Labor exploited its advantage in the Senate but eventually, early in 1951, there was a double dissolution; Menzies kept his majority in the House and secured a small margin over Labor in the Senate (32-28).
Menzies fully appreciated that proportional representation in the Senate made inter-house conflict much more likely than had been the case in the first half-century of the federation.
Under the proportional method, majorities, if they existed at all in the Senate, would be minuscule (as has proved to be the case).
Moreover, for the same reason, it became much less likely that a double dissolution would yield a majority of any kind in the Senate.
Over the years Menzies contemplated this dilemma. And he knew from the fate of legislation seeking to establish a Reserve Bank in the 1956-58 Parliament, the problem was not by any means hypothetical. A solution evaded him, as it has done everyone else who has tackled it.
Beginning with the Labor split in the mid-1950s, the two main sides of politics steadily lost their monopoly of Senate seats.
Surprisingly, the Whitlam Labor government elected in 1972 had no parliamentary strategy to deal with the inimical Senate situation it faced.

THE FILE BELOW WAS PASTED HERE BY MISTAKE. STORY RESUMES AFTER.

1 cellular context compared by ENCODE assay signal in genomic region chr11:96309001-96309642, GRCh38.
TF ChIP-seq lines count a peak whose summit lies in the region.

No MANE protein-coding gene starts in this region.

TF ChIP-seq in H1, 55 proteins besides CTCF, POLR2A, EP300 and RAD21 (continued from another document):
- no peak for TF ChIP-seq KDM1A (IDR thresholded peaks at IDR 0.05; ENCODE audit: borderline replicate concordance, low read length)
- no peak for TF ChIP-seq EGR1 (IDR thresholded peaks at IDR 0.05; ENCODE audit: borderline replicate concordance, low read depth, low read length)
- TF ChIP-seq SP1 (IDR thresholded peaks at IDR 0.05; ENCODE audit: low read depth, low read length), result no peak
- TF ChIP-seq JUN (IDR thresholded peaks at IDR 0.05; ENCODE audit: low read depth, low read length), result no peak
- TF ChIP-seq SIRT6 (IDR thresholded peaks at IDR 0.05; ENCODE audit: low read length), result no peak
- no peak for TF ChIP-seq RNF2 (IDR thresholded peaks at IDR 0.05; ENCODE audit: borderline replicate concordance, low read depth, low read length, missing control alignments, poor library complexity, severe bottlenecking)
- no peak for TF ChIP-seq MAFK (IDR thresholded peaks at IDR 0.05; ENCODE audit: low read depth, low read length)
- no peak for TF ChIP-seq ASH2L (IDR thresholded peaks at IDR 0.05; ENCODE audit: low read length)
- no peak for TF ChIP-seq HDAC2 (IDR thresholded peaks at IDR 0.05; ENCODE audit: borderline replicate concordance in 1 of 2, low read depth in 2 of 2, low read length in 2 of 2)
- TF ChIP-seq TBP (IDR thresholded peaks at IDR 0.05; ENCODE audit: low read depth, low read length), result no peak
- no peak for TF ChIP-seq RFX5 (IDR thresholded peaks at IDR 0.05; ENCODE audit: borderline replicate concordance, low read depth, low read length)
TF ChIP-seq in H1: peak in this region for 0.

The double dissolution of May 1974, the accidental dissolution, was provoked by blockage of financial bills in the wake of Senator Vince Gair's appointment as ambassador to Ireland (a crude tactic seeking to give Labor an advantage in Queensland in up-coming half-Senate elections).
Still, it enabled Labor to secure some important legislation including Medibank in the joint sitting which followed.
The double dissolution in 1975 was sui generis, based on contested legislation of the ousted Labor government, which, being available, was used to resolve the parliamentary deadlock over the 1975 budget.
Early in 1983 Malcolm Fraser sprung a double dissolution based, inter alia, on a package of sales tax legislation. The double dissolution was driven by the government's need for "decisive control over both Houses of Parliament".
Fraser was trounced in the House and the Coalition suffered a net loss of three in the Senate.
The record is clear: the double dissolution, a minefield of technical traps, is a very uncertain weapon in the party battle.
J.R. Nethercote is adjunct professor, Canberra Campus, Australian Catholic University.